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The Expert Take: Katherine Hamilton on our energy transition

The Expert Take: Katherine Hamilton on our energy transition

At Generation180, we’re working to inspire and equip individuals to get involved in the energy transition. It’s complex and it’s big. So to provide a better sense of where we’re headed, we’re providing a deeper dive into what’s happening with this transition—where are we right now, how far we’ve come, and, most importantly, where we need to go.

As part of our online Boot Camp project, we recently spoke with Katherine Hamilton, an energy expert with over 30 years of industry experience. Katherine has worked with the National Renewable Energy Laboratory and is currently the chair of 38 North Solutions and former co-chair of a World Economic Forum council on advanced energy technology. Here what’s on Katherine’s mind and what she sees as the role of “everyday energy leaders.”


Gen180: It’s been a crazy time in the clean energy industry. If we look at solar power, it took the U.S. four decades to get to the first 1 million installations, then just a couple of years to get to the second million—a milestone we just achieved. What do you see as the most influential factor behind that growth? And how fast do we need to keep moving?

KH: Yes, things are moving incredibly quickly now, which is great—but we need to move even faster. By 2030, we really have to be well on the way to a transition. That’s because the IPCC [Intergovernmental Panel on Climate Change] report that recently came out basically said that by 2030, if we’re not on our way, then we’re going to have some catastrophic impacts. And in fact, we’re already seeing those, not just in this country but throughout the world. And while we may be doing great with solar right now, there are whole other parts of the energy sector and other areas of our economy that haven’t been abated yet, and we have to work on those also.

Gen180: What enabled us to move so much faster for that second million in solar? Was it public momentum, technology, or a specific policy? If you could pick one thing, what would it be?

KH: I think the biggest piece was a policy piece, which was the investment tax credit for solar. It brought private equity to the table, and it helped to scale solar—it drove down the cost and increased the scale, which was the key. Research and development also has been huge, and we have to continue that. We have to eke every single bit of efficiency we can out of every solar panel, and we have to cut down on soft costs—so we have lots still left to do. We also need to move forward on the integration of solar and other renewable energy technologies. But I think the tax credits really made this real and helped expand it at a much faster rate than it would have been.

Gen180: A lot of people will say, “Well, clean energy’s not quite there yet. It’s not ready to be implemented at scale.” What’s the response to that? Do we still need key technological advances in order to hit our goals? Can we get there with what we have today?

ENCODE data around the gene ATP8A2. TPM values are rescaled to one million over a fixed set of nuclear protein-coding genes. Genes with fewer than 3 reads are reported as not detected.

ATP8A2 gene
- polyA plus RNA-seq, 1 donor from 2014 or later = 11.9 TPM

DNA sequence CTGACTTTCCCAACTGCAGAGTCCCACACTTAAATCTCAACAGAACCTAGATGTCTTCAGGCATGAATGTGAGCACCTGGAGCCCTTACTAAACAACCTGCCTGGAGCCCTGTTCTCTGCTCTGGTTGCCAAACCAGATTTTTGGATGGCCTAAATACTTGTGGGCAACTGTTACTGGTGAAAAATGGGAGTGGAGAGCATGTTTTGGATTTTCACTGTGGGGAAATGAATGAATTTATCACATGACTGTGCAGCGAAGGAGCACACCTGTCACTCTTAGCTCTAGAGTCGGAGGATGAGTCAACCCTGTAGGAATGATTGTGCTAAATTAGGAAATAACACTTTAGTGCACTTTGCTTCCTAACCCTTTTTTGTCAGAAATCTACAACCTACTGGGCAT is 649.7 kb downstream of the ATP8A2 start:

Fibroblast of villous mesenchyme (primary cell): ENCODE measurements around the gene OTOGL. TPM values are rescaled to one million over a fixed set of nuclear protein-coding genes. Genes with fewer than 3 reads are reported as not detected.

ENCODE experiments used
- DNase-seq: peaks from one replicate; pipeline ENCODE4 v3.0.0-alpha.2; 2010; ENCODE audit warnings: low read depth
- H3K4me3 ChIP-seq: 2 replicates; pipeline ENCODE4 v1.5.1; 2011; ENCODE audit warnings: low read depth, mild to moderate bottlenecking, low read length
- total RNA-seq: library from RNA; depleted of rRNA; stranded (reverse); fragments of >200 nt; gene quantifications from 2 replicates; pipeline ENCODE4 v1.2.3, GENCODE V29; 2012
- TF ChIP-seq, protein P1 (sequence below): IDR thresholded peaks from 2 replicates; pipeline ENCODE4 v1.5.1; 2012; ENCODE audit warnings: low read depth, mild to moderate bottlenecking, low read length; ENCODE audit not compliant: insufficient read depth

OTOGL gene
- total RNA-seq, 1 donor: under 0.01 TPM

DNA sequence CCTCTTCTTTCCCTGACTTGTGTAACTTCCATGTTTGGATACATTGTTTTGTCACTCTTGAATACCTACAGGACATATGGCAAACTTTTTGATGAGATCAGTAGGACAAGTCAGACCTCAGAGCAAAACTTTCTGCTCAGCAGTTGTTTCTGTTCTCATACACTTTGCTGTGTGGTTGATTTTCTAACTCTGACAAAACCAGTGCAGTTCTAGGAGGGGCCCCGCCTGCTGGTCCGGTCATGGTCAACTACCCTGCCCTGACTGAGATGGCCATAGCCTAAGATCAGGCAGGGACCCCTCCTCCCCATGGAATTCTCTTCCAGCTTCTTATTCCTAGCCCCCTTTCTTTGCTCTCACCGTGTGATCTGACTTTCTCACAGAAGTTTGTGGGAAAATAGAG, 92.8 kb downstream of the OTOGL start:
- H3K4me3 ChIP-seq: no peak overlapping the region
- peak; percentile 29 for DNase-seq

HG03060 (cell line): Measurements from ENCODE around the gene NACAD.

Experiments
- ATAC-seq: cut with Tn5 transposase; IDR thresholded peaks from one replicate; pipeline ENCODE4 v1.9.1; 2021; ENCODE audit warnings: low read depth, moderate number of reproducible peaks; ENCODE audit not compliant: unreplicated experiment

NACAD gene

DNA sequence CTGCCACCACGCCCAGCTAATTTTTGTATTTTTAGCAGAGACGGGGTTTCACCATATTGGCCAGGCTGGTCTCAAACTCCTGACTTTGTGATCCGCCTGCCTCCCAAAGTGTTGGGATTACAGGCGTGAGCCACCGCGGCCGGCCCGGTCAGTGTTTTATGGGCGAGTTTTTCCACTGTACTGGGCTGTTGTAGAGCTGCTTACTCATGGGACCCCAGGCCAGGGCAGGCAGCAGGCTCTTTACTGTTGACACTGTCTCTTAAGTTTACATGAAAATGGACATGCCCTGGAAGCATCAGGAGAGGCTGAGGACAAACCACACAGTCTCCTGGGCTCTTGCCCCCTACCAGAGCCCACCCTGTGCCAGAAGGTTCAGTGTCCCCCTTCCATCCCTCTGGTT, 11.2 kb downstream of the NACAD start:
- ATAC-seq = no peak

KH: It’s interesting, because I’m co-chair of a panel at the World Economic Forum—the Advanced Energy Technology Council—and we met for the first time last fall. We had a series of presentations on technology, talking about what’s out there in energy that’s new and different. And by the end of several hours of discussion, we said, “Look, we already have what we need. If we can just speed up what we’re already doing, then by the time we get to 2030, all those new technologies will then be viable.”

World Economic Forum Council
Participants during the Council Session “Global Future Council on Advanced Energy Technologies” at the World Economic Forum, Annual Meeting of the Global Future Councils 2018. Copyright by World Economic Forum / Benedikt von Loebell

So right now, we just need to speed up what we can already do. We know how to do it, and we need to make sure the policies are in place to assist on that front. We know we need to set goals, and then put policies in place that help us get to those goals, and that those goals have to be really aspirational, to try to point us in a direction that’s going to be viable by 2030.

I always say, “Let’s not quibble with whether we are aiming for 80% or 100% renewables by the time we need to. Let’s worry about that when we get to 80%.” Because by then, we’ll get to the extra 20%. I think it’s totally doable if we can point ourselves in that direction.

Gen180: With that in mind, what are some parts of the transition that we’re not talking about? Are there types of energy that we haven’t given enough attention to that we need to bring to center focus?

KH: There are two sides to the coin. One is that we can’t take our eye off what we can already do well. We’re really good at tax policy, we’re pretty good at net metering, we’ve installed a lot of projects through PURPA [the Public Utility Regulatory Policies Act], and we’ve done state renewable portfolio standards very successfully. These are things that we know how to do. So we either have to continue to do those and expand them, or we need to figure out other policies that would be smarter and more inclusive.